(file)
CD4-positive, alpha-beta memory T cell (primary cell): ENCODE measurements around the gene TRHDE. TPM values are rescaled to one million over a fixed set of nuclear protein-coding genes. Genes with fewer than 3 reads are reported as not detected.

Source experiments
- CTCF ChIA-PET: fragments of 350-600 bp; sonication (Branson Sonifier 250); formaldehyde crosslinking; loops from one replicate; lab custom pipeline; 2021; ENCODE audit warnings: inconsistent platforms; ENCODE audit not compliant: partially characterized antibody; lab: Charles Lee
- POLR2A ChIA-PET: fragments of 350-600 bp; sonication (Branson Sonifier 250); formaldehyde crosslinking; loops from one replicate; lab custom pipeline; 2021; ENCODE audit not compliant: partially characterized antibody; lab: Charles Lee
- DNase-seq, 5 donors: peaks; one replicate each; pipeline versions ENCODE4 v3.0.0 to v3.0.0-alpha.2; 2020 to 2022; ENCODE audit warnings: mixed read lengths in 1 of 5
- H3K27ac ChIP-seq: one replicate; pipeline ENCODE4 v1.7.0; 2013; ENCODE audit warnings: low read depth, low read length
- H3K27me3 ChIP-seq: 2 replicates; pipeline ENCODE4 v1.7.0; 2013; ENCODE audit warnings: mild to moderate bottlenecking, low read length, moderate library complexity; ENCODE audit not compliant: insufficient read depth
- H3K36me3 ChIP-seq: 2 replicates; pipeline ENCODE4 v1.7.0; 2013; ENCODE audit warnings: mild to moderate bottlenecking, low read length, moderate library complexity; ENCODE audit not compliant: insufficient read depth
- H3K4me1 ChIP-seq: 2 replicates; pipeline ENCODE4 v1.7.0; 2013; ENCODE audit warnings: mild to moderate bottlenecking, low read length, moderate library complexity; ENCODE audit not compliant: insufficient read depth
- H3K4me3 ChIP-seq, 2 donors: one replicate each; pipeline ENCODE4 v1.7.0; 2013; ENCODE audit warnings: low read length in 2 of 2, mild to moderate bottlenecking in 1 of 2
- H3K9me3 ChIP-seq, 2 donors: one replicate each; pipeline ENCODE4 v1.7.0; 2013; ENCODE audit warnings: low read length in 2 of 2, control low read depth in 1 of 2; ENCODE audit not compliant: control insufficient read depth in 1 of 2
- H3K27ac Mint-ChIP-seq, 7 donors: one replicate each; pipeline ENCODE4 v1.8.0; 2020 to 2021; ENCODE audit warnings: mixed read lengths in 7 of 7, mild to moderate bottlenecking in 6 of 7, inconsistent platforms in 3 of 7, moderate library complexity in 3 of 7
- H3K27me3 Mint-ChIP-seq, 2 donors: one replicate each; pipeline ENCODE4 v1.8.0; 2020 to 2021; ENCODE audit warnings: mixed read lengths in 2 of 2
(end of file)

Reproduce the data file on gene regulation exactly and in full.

CD4-positive, alpha-beta memory T cell (primary cell): ENCODE measurements around the gene TRHDE. TPM values are rescaled to one million over a fixed set of nuclear protein-coding genes. Genes with fewer than 3 reads are reported as not detected.

Source experiments
- CTCF ChIA-PET: fragments of 350-600 bp; sonication (Branson Sonifier 250); formaldehyde crosslinking; loops from one replicate; lab custom pipeline; 2021; ENCODE audit warnings: inconsistent platforms; ENCODE audit not compliant: partially characterized antibody; lab: Charles Lee
- POLR2A ChIA-PET: fragments of 350-600 bp; sonication (Branson Sonifier 250); formaldehyde crosslinking; loops from one replicate; lab custom pipeline; 2021; ENCODE audit not compliant: partially characterized antibody; lab: Charles Lee
- DNase-seq, 5 donors: peaks; one replicate each; pipeline versions ENCODE4 v3.0.0 to v3.0.0-alpha.2; 2020 to 2022; ENCODE audit warnings: mixed read lengths in 1 of 5
- H3K27ac ChIP-seq: one replicate; pipeline ENCODE4 v1.7.0; 2013; ENCODE audit warnings: low read depth, low read length
- H3K27me3 ChIP-seq: 2 replicates; pipeline ENCODE4 v1.7.0; 2013; ENCODE audit warnings: mild to moderate bottlenecking, low read length, moderate library complexity; ENCODE audit not compliant: insufficient read depth
- H3K36me3 ChIP-seq: 2 replicates; pipeline ENCODE4 v1.7.0; 2013; ENCODE audit warnings: mild to moderate bottlenecking, low read length, moderate library complexity; ENCODE audit not compliant: insufficient read depth
- H3K4me1 ChIP-seq: 2 replicates; pipeline ENCODE4 v1.7.0; 2013; ENCODE audit warnings: mild to moderate bottlenecking, low read length, moderate library complexity; ENCODE audit not compliant: insufficient read depth
- H3K4me3 ChIP-seq, 2 donors: one replicate each; pipeline ENCODE4 v1.7.0; 2013; ENCODE audit warnings: low read length in 2 of 2, mild to moderate bottlenecking in 1 of 2
- H3K9me3 ChIP-seq, 2 donors: one replicate each; pipeline ENCODE4 v1.7.0; 2013; ENCODE audit warnings: low read length in 2 of 2, control low read depth in 1 of 2; ENCODE audit not compliant: control insufficient read depth in 1 of 2
- H3K27ac Mint-ChIP-seq, 7 donors: one replicate each; pipeline ENCODE4 v1.8.0; 2020 to 2021; ENCODE audit warnings: mixed read lengths in 7 of 7, mild to moderate bottlenecking in 6 of 7, inconsistent platforms in 3 of 7, moderate library complexity in 3 of 7
- H3K27me3 Mint-ChIP-seq, 2 donors: one replicate each; pipeline ENCODE4 v1.8.0; 2020 to 2021; ENCODE audit warnings: mixed read lengths in 2 of 2